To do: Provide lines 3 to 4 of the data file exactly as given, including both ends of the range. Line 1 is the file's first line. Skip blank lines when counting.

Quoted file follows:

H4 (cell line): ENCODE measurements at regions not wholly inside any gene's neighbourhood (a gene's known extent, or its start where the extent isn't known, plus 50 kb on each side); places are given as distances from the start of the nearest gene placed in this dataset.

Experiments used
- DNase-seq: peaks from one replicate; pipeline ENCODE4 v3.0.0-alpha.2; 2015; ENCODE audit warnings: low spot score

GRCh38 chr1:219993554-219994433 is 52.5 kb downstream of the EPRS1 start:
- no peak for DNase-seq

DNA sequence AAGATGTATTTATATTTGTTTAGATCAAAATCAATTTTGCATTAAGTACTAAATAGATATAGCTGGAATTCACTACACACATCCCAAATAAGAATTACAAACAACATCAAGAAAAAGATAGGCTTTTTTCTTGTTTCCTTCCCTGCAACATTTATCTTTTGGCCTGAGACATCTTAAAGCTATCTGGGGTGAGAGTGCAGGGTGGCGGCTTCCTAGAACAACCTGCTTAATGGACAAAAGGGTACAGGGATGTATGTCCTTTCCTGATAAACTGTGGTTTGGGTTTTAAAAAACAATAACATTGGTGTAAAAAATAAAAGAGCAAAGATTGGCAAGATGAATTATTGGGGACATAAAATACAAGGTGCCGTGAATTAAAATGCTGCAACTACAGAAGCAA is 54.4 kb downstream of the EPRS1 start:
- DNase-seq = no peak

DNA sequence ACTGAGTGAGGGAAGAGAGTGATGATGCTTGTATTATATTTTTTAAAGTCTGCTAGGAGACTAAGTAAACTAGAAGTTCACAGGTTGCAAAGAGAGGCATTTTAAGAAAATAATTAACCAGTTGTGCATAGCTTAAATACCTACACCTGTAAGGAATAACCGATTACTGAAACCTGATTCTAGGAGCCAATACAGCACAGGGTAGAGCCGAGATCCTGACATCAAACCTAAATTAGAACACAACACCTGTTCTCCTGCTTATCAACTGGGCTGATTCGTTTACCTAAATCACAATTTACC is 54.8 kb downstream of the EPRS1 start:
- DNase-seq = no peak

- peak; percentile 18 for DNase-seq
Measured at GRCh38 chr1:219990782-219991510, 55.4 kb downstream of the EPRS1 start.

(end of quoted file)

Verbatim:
- DNase-seq: peaks from one replicate; pipeline ENCODE4 v3.0.0-alpha.2; 2015; ENCODE audit warnings: low spot score

GRCh38 chr1:219993554-219994433 is 52.5 kb downstream of the EPRS1 start: